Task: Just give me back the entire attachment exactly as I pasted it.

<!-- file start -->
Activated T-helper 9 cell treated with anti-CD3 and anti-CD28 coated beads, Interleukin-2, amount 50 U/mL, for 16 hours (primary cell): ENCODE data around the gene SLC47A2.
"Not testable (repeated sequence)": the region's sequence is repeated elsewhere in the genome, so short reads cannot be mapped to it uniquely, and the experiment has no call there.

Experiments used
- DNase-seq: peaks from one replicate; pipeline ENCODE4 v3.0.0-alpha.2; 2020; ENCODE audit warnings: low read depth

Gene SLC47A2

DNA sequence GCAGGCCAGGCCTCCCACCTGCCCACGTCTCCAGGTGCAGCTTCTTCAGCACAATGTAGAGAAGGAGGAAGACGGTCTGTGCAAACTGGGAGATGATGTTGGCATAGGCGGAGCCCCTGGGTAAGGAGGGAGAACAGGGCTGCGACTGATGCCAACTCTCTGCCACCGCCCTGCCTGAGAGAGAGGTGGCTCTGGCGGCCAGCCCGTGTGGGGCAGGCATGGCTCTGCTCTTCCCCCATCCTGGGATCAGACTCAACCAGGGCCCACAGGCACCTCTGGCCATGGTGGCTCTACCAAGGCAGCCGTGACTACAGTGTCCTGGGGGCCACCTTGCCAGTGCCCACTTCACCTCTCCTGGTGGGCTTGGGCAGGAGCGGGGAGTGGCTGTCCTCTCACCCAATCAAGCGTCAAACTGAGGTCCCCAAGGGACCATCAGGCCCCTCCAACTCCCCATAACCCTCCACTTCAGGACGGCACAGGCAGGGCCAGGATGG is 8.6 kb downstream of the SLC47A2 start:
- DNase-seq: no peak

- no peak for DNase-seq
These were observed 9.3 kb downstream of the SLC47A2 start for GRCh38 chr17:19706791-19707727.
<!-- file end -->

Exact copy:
Activated T-helper 9 cell treated with anti-CD3 and anti-CD28 coated beads, Interleukin-2, amount 50 U/mL, for 16 hours (primary cell): ENCODE data around the gene SLC47A2.
"Not testable (repeated sequence)": the region's sequence is repeated elsewhere in the genome, so short reads cannot be mapped to it uniquely, and the experiment has no call there.

Experiments used
- DNase-seq: peaks from one replicate; pipeline ENCODE4 v3.0.0-alpha.2; 2020; ENCODE audit warnings: low read depth

Gene SLC47A2

DNA sequence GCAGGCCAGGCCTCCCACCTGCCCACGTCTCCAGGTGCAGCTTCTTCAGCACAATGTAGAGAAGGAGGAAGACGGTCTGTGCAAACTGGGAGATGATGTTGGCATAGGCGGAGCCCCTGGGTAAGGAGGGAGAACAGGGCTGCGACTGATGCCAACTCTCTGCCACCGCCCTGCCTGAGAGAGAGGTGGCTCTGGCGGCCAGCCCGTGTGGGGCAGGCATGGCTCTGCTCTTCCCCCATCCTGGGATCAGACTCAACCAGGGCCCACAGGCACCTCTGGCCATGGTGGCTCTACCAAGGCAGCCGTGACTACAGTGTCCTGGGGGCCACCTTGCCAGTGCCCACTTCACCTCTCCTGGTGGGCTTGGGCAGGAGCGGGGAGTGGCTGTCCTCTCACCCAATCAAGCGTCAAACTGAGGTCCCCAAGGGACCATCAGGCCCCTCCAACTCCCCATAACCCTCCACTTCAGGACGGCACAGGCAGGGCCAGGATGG is 8.6 kb downstream of the SLC47A2 start:
- DNase-seq: no peak

- no peak for DNase-seq
These were observed 9.3 kb downstream of the SLC47A2 start for GRCh38 chr17:19706791-19707727.